by Chaim Seymour, Bar-Ilan University, Israel
Rabbi Professor Daniel Sperber is an expert on Jewish customs and liturgy and serves as a congregational rabbi in Israel. This book is based on a lecture delivered at a congress of The Jewish Orthodox Feminist Alliance in 2007. In the early 20th century, ultra-Orthodox men were educated in hederim and yeshivot, but women attended secular schools. In 1917, Beth Yaakov was set up to offer a Jewish education for girls. Today, the modern Orthodox have gone even further and set up parallel institutions to yeshivot for women. A natural result is that highly educated Orthodox Jewish women may find it hard to accept certain parts of the liturgy.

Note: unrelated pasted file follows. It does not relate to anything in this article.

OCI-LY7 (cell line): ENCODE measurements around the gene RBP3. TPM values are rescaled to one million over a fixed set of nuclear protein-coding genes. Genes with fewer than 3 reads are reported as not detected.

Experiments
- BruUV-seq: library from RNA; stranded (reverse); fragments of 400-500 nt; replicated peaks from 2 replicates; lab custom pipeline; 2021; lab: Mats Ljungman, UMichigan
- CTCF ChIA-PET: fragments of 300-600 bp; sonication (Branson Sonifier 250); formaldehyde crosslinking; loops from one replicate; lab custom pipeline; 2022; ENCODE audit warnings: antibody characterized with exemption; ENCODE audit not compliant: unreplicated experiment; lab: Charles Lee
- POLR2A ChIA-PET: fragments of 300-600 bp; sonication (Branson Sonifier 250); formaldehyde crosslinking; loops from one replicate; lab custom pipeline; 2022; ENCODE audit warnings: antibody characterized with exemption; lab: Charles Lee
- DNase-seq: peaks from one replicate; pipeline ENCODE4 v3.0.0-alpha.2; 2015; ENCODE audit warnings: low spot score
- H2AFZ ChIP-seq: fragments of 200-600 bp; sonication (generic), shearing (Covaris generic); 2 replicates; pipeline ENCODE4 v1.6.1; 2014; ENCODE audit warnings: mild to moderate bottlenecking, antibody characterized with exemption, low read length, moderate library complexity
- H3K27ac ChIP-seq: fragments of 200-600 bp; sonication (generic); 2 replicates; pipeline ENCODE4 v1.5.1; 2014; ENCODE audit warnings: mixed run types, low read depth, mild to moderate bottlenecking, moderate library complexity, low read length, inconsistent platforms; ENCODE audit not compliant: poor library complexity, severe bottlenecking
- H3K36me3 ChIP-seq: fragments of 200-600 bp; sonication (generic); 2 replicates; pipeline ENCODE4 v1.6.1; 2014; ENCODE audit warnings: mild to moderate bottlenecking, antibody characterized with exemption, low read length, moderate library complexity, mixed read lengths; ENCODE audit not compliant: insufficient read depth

The author asked a “simple” question. Can the liturgy be changed to enhance the experience of prayer for women, while retaining the Orthodox framework? Most of the book is devoted to demonstrating that liturgy is far from static. Sperber does not
find it difficult to prove his point, and the discussion is fascinating. The author concludes with some examples of changes to the liturgy that have been introduced for women. His intention is not to recommend changes, but to demonstrate that the liturgy can be changed and to emphasize what is consonant with halakhah and what is not. A very stimulating book!
The original may be found in the AJL Review Newsletter. From the AJL Review.